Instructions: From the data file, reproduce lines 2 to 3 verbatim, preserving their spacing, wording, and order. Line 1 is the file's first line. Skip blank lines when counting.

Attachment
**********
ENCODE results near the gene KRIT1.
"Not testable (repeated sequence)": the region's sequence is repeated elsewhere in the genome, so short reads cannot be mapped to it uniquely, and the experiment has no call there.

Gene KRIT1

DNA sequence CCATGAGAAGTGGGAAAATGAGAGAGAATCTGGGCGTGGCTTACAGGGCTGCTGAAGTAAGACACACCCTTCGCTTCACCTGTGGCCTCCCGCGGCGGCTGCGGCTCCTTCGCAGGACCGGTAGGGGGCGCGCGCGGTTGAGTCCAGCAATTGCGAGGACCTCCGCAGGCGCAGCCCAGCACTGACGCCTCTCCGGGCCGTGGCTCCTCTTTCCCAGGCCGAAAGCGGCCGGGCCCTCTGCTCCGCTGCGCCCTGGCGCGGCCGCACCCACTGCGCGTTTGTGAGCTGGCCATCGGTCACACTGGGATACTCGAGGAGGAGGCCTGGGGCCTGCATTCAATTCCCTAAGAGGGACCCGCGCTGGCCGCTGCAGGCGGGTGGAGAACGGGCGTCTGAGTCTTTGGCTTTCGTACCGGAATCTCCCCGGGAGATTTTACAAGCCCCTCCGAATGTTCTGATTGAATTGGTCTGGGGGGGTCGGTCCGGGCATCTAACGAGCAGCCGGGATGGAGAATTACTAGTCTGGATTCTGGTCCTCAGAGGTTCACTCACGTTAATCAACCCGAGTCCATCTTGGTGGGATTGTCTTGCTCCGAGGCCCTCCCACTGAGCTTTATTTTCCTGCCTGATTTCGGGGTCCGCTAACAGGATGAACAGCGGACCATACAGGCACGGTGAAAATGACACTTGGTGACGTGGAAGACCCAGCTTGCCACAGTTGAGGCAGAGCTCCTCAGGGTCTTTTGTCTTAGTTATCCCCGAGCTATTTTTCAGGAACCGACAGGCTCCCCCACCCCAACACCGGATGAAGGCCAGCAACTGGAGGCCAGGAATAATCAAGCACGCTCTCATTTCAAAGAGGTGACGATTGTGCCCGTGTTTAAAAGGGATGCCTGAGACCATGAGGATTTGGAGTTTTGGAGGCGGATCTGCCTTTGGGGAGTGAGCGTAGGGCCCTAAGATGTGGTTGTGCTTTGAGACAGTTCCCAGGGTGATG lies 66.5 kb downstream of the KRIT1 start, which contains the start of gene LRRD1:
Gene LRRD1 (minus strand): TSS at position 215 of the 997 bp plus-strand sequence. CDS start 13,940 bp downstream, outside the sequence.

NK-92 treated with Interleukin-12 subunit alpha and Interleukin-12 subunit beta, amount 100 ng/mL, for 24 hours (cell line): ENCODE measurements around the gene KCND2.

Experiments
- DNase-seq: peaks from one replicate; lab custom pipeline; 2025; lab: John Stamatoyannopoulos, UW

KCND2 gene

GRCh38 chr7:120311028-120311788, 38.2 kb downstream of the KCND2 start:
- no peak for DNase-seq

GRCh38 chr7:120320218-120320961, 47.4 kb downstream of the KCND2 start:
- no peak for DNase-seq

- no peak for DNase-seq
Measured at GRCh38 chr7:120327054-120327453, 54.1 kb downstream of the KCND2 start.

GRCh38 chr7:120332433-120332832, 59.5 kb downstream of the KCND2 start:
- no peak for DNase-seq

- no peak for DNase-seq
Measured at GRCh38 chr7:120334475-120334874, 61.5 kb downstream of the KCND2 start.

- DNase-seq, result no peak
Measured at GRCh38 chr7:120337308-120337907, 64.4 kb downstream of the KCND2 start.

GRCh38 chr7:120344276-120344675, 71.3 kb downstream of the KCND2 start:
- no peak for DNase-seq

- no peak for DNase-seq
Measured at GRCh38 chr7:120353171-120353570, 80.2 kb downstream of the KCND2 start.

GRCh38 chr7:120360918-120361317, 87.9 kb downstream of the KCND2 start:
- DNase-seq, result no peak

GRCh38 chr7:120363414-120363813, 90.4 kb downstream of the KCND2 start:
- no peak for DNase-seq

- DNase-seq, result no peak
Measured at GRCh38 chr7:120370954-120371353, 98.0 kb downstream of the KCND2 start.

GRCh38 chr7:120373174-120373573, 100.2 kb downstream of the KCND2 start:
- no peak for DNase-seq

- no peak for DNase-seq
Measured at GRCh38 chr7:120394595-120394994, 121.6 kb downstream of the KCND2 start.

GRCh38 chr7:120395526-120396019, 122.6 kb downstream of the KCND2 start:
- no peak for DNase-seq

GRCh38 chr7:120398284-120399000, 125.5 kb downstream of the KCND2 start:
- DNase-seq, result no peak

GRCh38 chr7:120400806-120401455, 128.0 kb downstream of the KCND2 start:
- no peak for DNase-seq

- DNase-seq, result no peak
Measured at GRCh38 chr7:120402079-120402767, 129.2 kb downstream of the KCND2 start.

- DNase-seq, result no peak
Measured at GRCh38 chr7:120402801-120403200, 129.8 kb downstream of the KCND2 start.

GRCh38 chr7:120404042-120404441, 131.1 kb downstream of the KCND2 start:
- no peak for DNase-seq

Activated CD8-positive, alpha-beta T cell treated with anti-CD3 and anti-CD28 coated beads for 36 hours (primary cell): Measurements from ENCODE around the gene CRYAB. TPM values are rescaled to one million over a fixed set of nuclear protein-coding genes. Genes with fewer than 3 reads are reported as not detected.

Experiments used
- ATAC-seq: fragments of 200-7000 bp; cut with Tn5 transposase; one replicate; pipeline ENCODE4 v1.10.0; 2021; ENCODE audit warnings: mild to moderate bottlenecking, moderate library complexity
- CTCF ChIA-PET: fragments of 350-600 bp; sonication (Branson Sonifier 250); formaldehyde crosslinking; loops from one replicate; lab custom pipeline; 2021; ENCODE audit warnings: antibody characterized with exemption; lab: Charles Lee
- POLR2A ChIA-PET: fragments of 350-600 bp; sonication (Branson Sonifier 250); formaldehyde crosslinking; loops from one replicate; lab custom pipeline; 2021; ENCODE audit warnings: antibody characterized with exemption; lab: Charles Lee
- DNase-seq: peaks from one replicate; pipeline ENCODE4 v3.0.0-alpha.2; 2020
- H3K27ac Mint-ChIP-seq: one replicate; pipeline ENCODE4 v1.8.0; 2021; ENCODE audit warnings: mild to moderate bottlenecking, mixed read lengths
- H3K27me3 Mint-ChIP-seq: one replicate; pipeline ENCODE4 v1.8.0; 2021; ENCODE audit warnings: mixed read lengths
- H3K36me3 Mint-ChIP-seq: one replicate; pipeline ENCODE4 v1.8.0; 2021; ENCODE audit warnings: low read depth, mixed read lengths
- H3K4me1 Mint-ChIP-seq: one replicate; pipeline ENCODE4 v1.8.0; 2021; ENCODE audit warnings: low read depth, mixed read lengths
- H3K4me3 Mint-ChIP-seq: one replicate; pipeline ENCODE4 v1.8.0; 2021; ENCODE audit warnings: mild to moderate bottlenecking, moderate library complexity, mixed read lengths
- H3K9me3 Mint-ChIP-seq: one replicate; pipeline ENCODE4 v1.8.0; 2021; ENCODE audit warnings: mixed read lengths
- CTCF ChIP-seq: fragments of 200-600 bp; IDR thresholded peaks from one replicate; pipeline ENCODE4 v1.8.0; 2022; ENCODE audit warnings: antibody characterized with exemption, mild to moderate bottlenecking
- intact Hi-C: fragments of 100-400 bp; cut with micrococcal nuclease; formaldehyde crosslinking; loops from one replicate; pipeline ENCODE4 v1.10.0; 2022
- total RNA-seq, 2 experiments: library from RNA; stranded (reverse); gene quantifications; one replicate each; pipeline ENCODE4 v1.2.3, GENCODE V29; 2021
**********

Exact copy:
"Not testable (repeated sequence)": the region's sequence is repeated elsewhere in the genome, so short reads cannot be mapped to it uniquely, and the experiment has no call there.

Gene KRIT1